(Bloomberg) -- Energy producers in emerging markets are cutting dividend payments faster than peers in developed countries after a slump in crude prices and slackening demand in China forces them to preserve capital.
While the average projected payout per share from energy firms in the developing world is 74% higher than those in advanced economies, the premium narrowed to an eight-year low this month, according to data compiled by Bloomberg. Estimated dividends from emerging energy companies have fallen more than 12% since the end of last year, the data show.
“It is a sign of balance-sheet stress,” said Michael Wang, a strategist at hedge fund Amiya Capital in London, who favors health-care and consumer-staple stocks. “Emerging-market companies are cutting dividends to defend their balance sheets. Cutting dividends could be a bullish signal in that companies are taking steps to shore up their capital base, but I need to have more conviction that oil prices have bottomed before buying.”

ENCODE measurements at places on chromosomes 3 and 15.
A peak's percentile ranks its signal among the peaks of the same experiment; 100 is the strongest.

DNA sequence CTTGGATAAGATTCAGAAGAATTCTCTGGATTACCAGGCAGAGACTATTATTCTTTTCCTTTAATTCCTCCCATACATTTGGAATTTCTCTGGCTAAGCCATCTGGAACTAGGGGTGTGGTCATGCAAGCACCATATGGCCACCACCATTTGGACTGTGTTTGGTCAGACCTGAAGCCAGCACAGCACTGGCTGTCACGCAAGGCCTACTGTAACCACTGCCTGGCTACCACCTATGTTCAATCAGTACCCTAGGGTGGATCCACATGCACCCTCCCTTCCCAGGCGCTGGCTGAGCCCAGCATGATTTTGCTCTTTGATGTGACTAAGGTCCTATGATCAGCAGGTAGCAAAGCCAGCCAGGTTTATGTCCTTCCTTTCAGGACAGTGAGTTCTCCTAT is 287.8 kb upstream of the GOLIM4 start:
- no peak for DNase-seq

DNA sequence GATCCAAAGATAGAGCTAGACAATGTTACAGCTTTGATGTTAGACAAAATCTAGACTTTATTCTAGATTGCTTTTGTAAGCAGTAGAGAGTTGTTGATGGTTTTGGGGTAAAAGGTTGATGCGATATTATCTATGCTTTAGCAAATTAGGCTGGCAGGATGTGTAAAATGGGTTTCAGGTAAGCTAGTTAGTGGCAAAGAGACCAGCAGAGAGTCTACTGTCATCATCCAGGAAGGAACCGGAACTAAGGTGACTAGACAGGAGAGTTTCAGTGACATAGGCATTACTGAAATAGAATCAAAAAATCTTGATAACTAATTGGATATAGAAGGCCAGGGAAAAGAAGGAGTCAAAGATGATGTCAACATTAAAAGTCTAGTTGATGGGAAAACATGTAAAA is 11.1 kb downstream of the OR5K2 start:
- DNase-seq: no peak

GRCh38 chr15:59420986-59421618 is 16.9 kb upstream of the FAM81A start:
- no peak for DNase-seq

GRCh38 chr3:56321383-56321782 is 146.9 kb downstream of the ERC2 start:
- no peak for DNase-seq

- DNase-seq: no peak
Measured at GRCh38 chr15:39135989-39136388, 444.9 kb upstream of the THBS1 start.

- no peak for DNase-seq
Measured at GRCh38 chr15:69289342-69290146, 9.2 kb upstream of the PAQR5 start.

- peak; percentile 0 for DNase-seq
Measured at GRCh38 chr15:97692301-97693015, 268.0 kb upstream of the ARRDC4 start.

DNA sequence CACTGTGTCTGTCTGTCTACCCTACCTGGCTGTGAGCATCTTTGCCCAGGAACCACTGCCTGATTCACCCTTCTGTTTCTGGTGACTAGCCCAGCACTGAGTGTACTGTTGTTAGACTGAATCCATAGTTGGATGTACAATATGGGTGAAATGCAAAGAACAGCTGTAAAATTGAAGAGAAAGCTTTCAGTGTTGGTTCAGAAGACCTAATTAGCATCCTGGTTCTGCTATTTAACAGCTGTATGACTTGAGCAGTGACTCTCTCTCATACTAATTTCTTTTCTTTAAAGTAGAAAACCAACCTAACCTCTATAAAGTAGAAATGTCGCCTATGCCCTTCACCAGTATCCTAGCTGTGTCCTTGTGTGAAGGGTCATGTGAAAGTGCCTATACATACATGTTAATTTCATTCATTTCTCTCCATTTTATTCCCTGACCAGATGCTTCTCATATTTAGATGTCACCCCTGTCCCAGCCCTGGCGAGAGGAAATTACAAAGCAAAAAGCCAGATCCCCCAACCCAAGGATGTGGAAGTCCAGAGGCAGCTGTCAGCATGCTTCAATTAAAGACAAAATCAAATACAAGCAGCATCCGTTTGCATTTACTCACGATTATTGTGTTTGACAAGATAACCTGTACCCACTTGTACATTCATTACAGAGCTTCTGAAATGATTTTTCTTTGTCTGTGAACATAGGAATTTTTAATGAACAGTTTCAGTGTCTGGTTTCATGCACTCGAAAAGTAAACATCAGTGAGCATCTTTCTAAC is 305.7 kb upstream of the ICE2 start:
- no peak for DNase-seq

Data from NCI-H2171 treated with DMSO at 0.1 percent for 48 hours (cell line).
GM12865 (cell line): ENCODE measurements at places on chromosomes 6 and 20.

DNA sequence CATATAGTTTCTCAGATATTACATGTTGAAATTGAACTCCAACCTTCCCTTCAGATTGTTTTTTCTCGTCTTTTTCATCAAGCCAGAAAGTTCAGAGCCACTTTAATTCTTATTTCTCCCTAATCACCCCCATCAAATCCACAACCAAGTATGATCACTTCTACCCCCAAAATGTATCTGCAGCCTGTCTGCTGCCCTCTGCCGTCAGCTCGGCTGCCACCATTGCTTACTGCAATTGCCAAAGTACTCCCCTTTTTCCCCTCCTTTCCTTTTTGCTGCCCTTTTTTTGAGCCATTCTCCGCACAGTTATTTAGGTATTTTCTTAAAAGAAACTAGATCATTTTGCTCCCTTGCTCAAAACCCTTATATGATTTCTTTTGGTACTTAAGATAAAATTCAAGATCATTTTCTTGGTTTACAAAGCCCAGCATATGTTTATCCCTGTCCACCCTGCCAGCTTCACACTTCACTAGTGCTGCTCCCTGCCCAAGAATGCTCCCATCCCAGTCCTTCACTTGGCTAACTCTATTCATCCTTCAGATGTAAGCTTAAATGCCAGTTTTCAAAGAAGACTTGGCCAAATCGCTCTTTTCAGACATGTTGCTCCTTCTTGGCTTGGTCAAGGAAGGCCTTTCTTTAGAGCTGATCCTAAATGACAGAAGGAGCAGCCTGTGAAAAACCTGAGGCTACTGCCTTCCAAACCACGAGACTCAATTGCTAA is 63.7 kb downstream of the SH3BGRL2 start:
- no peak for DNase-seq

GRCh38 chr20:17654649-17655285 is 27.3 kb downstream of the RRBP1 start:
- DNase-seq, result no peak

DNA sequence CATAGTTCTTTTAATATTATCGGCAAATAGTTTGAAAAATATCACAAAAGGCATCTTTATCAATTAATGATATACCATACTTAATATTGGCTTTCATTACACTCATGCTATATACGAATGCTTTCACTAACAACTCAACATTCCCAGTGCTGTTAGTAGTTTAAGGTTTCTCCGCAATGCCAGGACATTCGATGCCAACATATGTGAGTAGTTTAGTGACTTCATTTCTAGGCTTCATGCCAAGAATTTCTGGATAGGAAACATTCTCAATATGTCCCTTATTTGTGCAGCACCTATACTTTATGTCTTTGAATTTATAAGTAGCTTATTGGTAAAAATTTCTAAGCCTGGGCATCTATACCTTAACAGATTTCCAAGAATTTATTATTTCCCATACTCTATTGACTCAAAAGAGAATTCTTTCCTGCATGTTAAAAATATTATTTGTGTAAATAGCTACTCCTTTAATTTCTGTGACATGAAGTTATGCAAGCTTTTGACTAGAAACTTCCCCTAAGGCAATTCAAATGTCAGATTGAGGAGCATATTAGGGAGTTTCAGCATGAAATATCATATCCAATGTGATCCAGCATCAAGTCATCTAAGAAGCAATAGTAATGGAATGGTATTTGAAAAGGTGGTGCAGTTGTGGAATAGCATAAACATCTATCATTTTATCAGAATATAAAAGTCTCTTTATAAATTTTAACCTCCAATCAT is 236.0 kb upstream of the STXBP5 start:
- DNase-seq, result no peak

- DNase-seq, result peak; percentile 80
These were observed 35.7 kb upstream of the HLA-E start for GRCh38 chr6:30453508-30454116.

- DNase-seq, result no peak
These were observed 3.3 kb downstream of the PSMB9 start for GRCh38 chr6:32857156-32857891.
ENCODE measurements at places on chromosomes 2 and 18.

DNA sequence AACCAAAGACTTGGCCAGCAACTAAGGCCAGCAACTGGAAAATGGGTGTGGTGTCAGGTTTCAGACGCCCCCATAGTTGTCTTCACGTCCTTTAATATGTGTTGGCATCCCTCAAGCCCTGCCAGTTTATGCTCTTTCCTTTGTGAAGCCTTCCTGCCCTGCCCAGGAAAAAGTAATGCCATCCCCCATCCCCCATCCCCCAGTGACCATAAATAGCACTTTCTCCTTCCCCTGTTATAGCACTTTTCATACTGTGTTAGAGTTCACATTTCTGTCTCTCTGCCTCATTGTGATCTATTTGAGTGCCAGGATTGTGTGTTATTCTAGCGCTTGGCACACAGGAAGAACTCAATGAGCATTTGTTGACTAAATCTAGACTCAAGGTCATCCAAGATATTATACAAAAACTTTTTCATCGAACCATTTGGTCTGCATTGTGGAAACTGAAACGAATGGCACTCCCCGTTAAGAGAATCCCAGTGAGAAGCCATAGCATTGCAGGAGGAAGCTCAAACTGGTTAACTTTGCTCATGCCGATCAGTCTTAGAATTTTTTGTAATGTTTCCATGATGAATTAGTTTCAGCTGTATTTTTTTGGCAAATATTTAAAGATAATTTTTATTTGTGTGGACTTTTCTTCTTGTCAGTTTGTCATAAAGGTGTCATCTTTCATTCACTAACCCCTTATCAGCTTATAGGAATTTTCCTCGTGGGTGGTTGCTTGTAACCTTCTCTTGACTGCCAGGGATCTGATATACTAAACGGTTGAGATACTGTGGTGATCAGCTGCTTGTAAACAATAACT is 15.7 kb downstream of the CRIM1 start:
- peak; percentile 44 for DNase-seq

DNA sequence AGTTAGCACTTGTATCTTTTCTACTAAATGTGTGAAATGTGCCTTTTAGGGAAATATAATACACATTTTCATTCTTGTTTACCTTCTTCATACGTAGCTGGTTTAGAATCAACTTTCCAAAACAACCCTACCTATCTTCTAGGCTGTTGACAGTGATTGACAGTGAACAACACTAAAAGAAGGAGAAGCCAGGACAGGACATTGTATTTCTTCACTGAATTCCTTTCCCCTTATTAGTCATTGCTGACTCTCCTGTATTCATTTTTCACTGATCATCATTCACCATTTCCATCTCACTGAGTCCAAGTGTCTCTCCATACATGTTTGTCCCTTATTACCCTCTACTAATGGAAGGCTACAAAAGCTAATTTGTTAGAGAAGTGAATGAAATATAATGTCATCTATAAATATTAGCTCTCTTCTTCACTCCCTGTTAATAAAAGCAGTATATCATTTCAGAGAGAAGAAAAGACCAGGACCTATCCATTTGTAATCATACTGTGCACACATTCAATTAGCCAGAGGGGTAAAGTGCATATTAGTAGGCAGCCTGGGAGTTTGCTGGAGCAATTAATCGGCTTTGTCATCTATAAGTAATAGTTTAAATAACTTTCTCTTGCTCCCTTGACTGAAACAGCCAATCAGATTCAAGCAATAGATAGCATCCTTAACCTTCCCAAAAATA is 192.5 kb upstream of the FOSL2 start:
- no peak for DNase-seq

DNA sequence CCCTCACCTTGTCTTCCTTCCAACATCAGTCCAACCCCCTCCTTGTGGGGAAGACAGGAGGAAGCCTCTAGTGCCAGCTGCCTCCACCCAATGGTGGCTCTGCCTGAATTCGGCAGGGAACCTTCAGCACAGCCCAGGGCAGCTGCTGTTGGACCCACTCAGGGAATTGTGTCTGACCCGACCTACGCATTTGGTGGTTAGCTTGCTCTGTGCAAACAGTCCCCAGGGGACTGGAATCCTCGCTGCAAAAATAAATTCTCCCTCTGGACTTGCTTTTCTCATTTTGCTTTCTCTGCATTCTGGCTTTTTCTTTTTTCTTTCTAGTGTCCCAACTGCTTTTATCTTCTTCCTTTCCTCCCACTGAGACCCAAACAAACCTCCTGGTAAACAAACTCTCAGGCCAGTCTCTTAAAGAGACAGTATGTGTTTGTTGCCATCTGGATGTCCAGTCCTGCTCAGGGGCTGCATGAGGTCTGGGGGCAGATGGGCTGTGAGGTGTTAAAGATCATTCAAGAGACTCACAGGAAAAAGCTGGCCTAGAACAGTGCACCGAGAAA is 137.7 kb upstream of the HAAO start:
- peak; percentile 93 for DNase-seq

Energy producers are taking steps to adjust to a drop in revenue after oil prices, which have posted declines in the last three years, slid 28% in the past 12 months. While Brent crude has recovered 9% this year to $40.73 a barrel on Thursday, Goldman Sachs predicted in a March 7 report that crude will fluctuate between $20 and $40 a barrel over the next year.
Oil prices have been depressed amid a glut in supply that’s worsened as growth in China, the biggest emerging market, slowed and amid projections of higher crude production in Iran. The dividend-per-share estimate is based on a projection for the current fiscal year of each company in the MSCI indexes.
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